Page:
The National Science Foundation (NSF), through its Research at Undergraduate Institutions (RUI) Division, has awarded a biology professor at California State University, Long Beach a three-year, $200,000 grant for a project that will study the geographical patterns of genetic variation in the western fence lizard.
Through the project, titled "Evolutionary Significance of Mitochondrial DNA Clade Boundaries," Professor James Archie is hoping to determine whether environmental or historical factors are responsible for the origin and maintenance of the geographic separation or whether separation is due to genetic factors within the lizards themselves.
"In studying the western fence lizard, my students and I have found that different genetic groups, or clades, of the lizard are isolated geographically, creating boundaries between different genotypes. Yet, there are no physical obstacles to prevent the dispersal and flow of genes between the various genetic groups," explained Archie, an 11-year faculty member at Cal State Long Beach
"It's not known why this isolation or separation occurs, but I'm hoping to find an explanation for the presence of these boundaries," he continued. "Also, since these boundaries have been discovered in many other species, I'm hoping to be able to identify what factors cause these boundaries to exist not only for this species but for other species in general."
The research will investigate the evolutionary significance of the clade boundaries. The findings have the potential to make a substantial contribution in the area of evolutionary biology of speciation. In addition, Archie noted that the application of the research to conservation biology could also be important.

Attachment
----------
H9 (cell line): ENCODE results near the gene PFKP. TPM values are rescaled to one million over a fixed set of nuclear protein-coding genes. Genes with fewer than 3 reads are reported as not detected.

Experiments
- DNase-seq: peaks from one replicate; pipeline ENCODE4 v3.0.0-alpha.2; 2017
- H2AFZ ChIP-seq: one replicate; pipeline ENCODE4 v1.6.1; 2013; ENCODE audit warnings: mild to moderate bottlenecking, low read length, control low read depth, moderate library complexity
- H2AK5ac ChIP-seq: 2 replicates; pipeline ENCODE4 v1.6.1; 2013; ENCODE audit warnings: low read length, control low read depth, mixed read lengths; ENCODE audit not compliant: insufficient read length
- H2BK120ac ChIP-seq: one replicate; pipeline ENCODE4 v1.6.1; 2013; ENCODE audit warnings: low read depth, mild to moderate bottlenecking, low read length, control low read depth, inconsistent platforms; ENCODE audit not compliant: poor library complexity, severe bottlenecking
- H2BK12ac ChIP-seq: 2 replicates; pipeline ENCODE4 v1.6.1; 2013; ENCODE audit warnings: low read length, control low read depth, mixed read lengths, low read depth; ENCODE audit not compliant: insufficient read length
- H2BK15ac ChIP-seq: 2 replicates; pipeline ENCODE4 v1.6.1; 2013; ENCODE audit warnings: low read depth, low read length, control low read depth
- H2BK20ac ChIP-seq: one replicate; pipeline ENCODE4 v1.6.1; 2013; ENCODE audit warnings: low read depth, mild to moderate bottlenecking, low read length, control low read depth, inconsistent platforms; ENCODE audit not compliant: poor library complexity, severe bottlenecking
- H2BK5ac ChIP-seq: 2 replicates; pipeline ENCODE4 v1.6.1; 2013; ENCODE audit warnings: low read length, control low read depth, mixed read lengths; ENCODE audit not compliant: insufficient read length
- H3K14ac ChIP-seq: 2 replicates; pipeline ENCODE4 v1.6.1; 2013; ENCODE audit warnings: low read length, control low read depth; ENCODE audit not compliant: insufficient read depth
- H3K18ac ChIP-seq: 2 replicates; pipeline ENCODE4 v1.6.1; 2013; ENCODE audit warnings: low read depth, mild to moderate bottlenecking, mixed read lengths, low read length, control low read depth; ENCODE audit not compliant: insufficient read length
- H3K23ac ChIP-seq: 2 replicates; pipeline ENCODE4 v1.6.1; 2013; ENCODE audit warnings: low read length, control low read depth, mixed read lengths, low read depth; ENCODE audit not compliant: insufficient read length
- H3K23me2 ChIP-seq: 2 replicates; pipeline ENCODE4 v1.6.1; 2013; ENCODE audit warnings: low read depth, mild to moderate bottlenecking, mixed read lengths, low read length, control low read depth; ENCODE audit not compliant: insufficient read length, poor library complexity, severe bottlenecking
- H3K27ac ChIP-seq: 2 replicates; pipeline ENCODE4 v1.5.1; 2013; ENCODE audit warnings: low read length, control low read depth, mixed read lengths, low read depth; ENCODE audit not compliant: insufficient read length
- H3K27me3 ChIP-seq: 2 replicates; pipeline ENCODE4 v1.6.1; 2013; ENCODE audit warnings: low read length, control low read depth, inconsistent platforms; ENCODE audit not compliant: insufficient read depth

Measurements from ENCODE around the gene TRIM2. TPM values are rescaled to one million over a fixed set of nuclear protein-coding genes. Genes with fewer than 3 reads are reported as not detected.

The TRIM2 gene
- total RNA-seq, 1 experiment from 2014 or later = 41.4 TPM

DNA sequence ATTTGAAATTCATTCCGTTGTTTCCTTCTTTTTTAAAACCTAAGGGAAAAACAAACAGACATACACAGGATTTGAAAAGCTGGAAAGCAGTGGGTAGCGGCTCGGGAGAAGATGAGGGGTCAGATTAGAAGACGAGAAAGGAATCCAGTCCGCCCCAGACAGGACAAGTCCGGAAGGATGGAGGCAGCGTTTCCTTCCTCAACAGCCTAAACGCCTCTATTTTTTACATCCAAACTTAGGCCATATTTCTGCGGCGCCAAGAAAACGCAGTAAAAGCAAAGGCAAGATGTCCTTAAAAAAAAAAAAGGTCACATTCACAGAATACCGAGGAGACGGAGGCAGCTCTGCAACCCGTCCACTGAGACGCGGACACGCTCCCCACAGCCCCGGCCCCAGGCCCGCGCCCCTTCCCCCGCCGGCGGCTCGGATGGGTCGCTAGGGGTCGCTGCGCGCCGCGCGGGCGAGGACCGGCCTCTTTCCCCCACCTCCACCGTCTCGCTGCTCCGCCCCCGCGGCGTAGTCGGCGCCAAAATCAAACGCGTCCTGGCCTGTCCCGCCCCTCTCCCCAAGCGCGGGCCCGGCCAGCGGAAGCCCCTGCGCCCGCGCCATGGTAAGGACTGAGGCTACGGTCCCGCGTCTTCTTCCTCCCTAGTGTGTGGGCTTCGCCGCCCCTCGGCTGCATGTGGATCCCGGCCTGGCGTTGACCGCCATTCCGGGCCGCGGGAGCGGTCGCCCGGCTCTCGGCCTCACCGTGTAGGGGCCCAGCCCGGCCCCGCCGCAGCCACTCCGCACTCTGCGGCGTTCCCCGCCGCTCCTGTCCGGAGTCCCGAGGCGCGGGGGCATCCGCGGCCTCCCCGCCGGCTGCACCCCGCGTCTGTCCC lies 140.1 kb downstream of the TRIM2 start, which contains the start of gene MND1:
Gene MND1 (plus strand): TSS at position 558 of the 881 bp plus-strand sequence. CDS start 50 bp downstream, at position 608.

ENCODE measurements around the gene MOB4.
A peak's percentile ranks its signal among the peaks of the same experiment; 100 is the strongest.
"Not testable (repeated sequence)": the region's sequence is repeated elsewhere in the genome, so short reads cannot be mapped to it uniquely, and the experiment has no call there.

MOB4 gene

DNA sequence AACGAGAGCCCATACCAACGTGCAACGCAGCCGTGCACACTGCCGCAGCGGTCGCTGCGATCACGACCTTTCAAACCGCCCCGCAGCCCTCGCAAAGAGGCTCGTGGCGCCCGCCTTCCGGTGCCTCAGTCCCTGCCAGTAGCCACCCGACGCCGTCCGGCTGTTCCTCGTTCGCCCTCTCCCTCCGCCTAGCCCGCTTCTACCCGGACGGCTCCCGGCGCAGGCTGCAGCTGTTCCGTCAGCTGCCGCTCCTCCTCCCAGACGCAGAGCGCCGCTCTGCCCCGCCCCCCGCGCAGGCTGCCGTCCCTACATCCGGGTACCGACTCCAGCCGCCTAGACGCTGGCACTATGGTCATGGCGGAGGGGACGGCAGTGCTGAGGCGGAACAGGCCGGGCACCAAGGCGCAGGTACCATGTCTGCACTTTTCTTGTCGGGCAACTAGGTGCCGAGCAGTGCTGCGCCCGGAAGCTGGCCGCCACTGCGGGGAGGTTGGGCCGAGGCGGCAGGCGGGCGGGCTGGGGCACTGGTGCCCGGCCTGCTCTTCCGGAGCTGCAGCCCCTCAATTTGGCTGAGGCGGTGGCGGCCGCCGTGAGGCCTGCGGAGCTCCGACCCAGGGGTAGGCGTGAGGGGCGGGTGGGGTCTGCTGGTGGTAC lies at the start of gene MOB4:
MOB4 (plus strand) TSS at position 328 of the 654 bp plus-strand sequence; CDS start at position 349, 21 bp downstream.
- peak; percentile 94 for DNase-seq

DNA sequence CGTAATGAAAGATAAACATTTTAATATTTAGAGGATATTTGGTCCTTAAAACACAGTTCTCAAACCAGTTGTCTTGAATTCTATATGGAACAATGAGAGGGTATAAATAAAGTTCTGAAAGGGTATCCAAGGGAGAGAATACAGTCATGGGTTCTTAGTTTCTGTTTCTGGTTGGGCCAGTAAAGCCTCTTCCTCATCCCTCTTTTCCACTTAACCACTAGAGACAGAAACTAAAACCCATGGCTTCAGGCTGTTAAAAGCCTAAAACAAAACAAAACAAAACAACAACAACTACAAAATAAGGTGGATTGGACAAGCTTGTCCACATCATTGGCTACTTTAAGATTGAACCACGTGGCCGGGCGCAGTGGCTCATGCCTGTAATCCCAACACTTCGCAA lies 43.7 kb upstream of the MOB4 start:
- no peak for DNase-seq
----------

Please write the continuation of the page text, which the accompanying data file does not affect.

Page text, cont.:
The western fence lizard (commonly called the blue-bellied lizard) is one of the most common vertebrates in the western United States and has a complex pattern of geographical separation of its various genetic groups. It also has a high degree of variability in size, coloration and other features that are usually considered important in differentiating between valid species.
"There are 11 different genetic groups of the western fence lizard in California, and since there are so many groups, there are also a lot of boundaries between these groups," Archie pointed out. "Because of that, the lizard is a really good model system to look at the causes of maintenance of these boundaries."
In the field, Archie and his students use extended fishing poles to capture lizards unharmed by putting a small noose around their heads. After being caught, the lizards are measured, scanned with a computer scanner or photographed. A piece of the tail is also taken to permit genetic analysis. Then, the lizards are released.
"(Cal State Long Beach) has an impressive record in terms of undergraduate training, (and) this is one of the more promising RUI proposals I have seen," wrote one NSF reviewer. "The principle investigator will be involving undergraduate and masters students in a wide range of biological activities, from field work to laboratory work to data analysis."
The NSF funds will be used to support students assisting with the research. The money will also be used for travel expenses as well as equipment and supplies.
The project will take the Archie and his students throughout California, Nevada, western Utah and further north into Oregon and Idaho for fieldwork. The professor also said that participating students would be able to attend academic conferences.
"One of the best facets of this project is the involvement of students. It is a real integrated program," Archie said. "They do fieldwork and then turnaround and go back into the lab. The combined field and laboratory experience is tremendous for students as a learning paradigm."
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